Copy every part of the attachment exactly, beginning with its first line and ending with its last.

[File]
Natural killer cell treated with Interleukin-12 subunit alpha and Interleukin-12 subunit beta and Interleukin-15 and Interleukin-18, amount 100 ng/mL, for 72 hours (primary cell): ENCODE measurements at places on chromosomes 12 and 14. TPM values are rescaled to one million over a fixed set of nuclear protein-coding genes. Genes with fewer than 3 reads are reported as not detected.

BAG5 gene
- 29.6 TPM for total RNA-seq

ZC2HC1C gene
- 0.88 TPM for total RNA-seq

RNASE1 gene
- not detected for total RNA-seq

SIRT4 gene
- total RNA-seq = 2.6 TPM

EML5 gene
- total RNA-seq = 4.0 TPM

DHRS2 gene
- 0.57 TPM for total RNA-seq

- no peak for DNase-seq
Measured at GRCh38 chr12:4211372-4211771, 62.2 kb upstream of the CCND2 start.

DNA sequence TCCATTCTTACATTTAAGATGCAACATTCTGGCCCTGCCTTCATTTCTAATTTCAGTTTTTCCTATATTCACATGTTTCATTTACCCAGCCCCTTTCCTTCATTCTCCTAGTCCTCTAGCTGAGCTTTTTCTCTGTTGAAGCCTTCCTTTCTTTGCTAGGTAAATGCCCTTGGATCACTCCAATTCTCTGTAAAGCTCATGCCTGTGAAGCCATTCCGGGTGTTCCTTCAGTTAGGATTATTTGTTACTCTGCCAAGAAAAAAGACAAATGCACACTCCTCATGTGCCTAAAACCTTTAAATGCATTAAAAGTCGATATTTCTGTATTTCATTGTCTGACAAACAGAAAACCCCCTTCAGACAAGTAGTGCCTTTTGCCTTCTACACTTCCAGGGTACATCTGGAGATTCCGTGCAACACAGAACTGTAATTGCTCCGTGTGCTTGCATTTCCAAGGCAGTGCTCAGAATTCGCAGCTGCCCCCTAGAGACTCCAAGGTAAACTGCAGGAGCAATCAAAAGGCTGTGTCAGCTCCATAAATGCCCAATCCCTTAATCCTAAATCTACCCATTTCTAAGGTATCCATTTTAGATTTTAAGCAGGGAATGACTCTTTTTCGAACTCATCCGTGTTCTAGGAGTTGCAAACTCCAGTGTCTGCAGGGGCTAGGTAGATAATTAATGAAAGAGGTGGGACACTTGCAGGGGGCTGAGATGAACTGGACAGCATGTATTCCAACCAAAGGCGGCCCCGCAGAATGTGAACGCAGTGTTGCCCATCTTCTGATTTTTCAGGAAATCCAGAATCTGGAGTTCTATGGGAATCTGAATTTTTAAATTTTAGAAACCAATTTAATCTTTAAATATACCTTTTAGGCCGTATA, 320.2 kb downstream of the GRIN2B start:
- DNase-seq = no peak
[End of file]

Natural killer cell treated with Interleukin-12 subunit alpha and Interleukin-12 subunit beta and Interleukin-15 and Interleukin-18, amount 100 ng/mL, for 72 hours (primary cell): ENCODE measurements at places on chromosomes 12 and 14. TPM values are rescaled to one million over a fixed set of nuclear protein-coding genes. Genes with fewer than 3 reads are reported as not detected.

BAG5 gene
- 29.6 TPM for total RNA-seq

ZC2HC1C gene
- 0.88 TPM for total RNA-seq

RNASE1 gene
- not detected for total RNA-seq

SIRT4 gene
- total RNA-seq = 2.6 TPM

EML5 gene
- total RNA-seq = 4.0 TPM

DHRS2 gene
- 0.57 TPM for total RNA-seq

- no peak for DNase-seq
Measured at GRCh38 chr12:4211372-4211771, 62.2 kb upstream of the CCND2 start.

DNA sequence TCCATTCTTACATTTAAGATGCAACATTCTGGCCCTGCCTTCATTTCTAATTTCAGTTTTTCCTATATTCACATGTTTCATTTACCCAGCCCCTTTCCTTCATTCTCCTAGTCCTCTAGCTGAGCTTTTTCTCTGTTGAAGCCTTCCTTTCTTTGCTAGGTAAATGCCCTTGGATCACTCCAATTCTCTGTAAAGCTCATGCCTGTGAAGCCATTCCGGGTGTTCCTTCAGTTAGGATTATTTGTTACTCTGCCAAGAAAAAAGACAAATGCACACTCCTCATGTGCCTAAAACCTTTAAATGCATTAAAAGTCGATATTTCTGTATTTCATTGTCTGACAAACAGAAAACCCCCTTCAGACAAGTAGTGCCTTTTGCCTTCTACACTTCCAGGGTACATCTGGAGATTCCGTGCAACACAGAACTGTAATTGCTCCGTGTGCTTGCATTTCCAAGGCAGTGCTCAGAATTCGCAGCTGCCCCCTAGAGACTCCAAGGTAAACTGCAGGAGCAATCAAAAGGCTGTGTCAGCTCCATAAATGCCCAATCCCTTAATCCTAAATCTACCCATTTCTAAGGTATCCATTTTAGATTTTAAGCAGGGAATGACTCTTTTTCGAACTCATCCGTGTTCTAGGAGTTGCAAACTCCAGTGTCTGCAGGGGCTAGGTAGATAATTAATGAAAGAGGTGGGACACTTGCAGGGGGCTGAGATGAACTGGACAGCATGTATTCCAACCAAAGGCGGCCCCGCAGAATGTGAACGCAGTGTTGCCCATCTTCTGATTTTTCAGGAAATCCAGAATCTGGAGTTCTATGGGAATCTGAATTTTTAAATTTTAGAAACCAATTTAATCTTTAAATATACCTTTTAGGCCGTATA, 320.2 kb downstream of the GRIN2B start:
- DNase-seq = no peak